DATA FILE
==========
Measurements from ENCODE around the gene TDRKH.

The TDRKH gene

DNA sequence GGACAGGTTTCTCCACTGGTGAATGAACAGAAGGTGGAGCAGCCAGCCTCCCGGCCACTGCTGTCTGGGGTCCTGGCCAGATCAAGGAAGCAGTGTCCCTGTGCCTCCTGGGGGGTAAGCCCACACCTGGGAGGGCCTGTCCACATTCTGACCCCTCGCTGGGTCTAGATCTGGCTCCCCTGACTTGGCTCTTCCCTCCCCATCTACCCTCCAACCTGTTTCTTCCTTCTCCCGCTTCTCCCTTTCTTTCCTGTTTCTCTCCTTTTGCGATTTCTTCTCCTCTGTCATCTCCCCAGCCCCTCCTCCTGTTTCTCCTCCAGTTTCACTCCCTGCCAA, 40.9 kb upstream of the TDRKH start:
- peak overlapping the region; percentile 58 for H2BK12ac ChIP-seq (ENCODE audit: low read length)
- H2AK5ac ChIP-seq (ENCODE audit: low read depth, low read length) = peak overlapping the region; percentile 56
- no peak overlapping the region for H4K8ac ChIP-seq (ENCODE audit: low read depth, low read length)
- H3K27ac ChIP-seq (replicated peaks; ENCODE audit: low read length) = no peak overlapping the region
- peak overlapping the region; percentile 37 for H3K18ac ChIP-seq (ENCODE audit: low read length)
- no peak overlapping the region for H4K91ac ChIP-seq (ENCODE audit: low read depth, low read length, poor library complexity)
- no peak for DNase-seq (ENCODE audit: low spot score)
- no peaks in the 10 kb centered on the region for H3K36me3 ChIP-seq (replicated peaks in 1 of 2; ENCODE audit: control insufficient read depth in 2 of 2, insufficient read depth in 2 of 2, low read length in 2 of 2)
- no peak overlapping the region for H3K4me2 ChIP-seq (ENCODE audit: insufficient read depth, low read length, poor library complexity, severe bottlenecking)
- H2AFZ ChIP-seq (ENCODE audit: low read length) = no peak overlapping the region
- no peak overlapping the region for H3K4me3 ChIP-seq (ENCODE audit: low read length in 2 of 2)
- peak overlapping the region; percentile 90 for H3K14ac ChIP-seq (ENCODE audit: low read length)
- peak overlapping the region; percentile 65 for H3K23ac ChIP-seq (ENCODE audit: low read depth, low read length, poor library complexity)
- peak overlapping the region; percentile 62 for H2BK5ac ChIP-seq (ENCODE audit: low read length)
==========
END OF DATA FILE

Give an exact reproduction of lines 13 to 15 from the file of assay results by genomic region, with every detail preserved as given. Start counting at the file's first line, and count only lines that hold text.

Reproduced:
- H2AFZ ChIP-seq (ENCODE audit: low read length) = no peak overlapping the region
- no peak overlapping the region for H3K4me3 ChIP-seq (ENCODE audit: low read length in 2 of 2)
- peak overlapping the region; percentile 90 for H3K14ac ChIP-seq (ENCODE audit: low read length)